This seems to "solve" our issues in this function and push all our errors into dfsSearch. But it should be obvious that we need a fundamental change there. We'll need the IO monad to make array updates. So the type signatures of all our search functions need to change. In particular, we want to combine monads with StateT SearchState IO. Then we'll make any "pure" functions use IO instead.

dfsSearch :: StateT SearchState IO ()

findCandidates :: Location -> Maze -> Set.Set Location
  -> IO [(Location, CellBoundaries, Location, CellBoundaries)]

chooseCandidate
  :: [(Location, CellBoundaries, Location, CellBoundaries)]
  -> StateT SearchState IO ()

This will lead us to update our generation function.

generateRandomMaze :: StdGen -> (Int, Int) -> IO Maze
generateRandomMaze gen (numRows, numColumns) = do
  initialMutableBounds <- IA.thaw initialBounds
  let initialState = SearchState
                       g2
                       [(startX, startY)]
                       initialMutableBounds
                       Set.empty
  finalBounds <- currentBoundaries <$>
                  (execStateT dfsSearch initialState)
  IA.freeze finalBounds
  where
  …

The original dfsSearch definition is almost fine. But findCandidates is now a monadic function. So we'll have to extract its result instead of using let:

-- Previously
let candidateLocs = findCandidates currentLoc bounds visited

-- Now
candidateLocs <- lift $ findCandidates currentLoc bounds visited

The findCandidates function though will need a bit more re-tooling. The main this is that we need readArray instead of Array.!. The first swap is easy:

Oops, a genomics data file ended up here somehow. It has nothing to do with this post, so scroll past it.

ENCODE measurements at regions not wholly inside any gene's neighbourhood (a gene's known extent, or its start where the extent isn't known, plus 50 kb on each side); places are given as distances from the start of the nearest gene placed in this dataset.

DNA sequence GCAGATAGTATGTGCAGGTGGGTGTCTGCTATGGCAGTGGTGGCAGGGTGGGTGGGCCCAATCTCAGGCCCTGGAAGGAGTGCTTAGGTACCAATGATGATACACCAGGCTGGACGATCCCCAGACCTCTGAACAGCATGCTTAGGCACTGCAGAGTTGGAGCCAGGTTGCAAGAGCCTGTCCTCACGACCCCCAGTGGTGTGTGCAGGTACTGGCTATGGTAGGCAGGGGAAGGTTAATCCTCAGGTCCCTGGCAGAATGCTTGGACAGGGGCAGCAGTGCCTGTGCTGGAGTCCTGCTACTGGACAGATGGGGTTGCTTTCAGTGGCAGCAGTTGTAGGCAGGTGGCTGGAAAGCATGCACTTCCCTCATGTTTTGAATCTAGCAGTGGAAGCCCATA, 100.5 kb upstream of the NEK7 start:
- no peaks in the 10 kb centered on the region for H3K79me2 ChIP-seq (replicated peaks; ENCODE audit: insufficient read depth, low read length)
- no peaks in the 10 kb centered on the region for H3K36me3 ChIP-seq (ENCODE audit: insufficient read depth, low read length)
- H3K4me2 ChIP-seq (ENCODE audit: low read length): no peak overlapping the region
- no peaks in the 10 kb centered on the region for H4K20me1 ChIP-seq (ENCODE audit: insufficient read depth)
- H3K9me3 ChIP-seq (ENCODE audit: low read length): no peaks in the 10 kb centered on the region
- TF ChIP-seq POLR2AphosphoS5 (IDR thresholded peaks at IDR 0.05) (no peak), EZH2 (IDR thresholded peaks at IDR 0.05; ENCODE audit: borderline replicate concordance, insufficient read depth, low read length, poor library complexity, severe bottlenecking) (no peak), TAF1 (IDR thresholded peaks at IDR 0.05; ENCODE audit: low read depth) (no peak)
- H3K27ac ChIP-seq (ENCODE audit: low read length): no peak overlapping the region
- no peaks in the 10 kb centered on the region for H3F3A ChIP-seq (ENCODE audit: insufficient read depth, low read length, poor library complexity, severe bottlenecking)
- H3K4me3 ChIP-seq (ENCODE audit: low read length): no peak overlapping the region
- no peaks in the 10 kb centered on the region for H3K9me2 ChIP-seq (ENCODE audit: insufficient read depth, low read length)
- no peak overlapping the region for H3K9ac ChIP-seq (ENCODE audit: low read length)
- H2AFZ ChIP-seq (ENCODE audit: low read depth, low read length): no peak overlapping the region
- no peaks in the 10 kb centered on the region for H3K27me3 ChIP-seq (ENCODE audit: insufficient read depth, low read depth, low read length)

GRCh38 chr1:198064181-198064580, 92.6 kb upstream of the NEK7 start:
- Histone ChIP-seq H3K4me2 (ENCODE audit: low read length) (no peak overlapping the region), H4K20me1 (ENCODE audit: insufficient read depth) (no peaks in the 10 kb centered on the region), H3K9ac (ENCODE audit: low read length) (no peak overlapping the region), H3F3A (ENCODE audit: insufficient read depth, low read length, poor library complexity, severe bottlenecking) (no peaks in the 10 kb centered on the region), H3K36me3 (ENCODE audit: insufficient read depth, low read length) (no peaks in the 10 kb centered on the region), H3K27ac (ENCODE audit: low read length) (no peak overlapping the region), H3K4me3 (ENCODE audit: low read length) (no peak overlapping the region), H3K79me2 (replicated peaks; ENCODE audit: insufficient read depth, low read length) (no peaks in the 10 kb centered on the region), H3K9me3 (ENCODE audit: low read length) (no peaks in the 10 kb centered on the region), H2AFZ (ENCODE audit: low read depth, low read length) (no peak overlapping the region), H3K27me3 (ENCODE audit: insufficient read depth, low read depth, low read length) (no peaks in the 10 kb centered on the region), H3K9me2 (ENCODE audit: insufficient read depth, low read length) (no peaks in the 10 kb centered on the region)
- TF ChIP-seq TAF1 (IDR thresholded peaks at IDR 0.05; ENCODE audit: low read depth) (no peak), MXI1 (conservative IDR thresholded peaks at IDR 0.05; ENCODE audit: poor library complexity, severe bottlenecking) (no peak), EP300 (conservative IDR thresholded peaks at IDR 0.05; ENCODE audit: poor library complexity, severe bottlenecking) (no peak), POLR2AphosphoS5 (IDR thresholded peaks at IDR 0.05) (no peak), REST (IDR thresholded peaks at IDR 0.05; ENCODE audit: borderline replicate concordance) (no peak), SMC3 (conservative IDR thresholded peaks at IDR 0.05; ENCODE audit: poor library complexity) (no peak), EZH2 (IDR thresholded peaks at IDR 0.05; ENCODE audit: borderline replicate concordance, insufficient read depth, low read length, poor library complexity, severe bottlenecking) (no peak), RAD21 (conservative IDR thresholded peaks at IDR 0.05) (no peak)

findCandidates currentLocation@(x, y) bounds visited = do
  currentLocBounds <- IA.readArray bounds currentLocation
  ...

It's tempting to go ahead and read all the other values for upLoc, rightLoc, etc. right now:

findCandidates currentLocation@(x, y) bounds visited = do
  currentLocBounds <- IA.readArray bounds currentLocation
  let upLoc = (x, y + 1)
  upBounds <- IA.readArray bounds upLoc
  ...

We can't do that though, because this will access them in a strict way. We don't want to access upLoc until we know the location is valid. So we need to do this within the case statement:

findCandidates currentLocation@(x, y) bounds visited = do
  currentLocBounds <- IA.readArray bounds currentLocation
  let upLoc = (x, y + 1)
  maybeUpCell <- case (upBoundary currentLocBounds,
                       Set.member upLoc visited) of
    (Wall, False) -> do
      upBounds <- IA.readArray bounds upLoc
      return $ Just
        ( upLoc
        , upBounds {downBoundary = AdjacentCell currentLocation}
        , currentLocation
        , currentLocBounds {upBoundary = AdjacentCell upLoc}
        )
    _ -> return Nothing

And then we'll do the same for the other directions and that's all for this function!

Choosing Candidates

We don't have to change too much about our chooseCandidates function! The primary change is to eliminate the line where we use Array.// to update the array. We'll replace this with two monadic lines using writeArray instead. Here's all that happens!

chooseCandidate candidates = do
  (SearchState gen currentLocs boundsMap visited) <- get
  ...
  lift $ IA.writeArray boundsMap chosenLocation newChosenBounds
  lift $ IA.writeArray boundsMap prevLocation newPrevBounds
  put (SearchState newGen (chosenLocation : currentLocs) boundsMap newVisited)

Aside from that, there's one small change in our runner to use the IO monad for generateRandomMaze. But after that, we're done!

Conclusion

As mentioned above, you can see all these changes in this commit on our github repository. The last two articles have illustrated how it's not hard to refactor our Haskell code much of the time. As long as we are methodical, we can pick the one thing that needs to change. Then we let the compiler errors direct us to everything we need to update as a result. I find refactoring other languages (particularly Python/Javascript) to be much more stressful. I'm often left wondering...have I actually covered everything? But in Haskell, there's a much better chance of getting everything right the first time!

To learn more about Compile Driven Development, read our Haskell Brain Series. If you're new to Haskell you can also read our Liftoff Series and download our Beginners Checklist!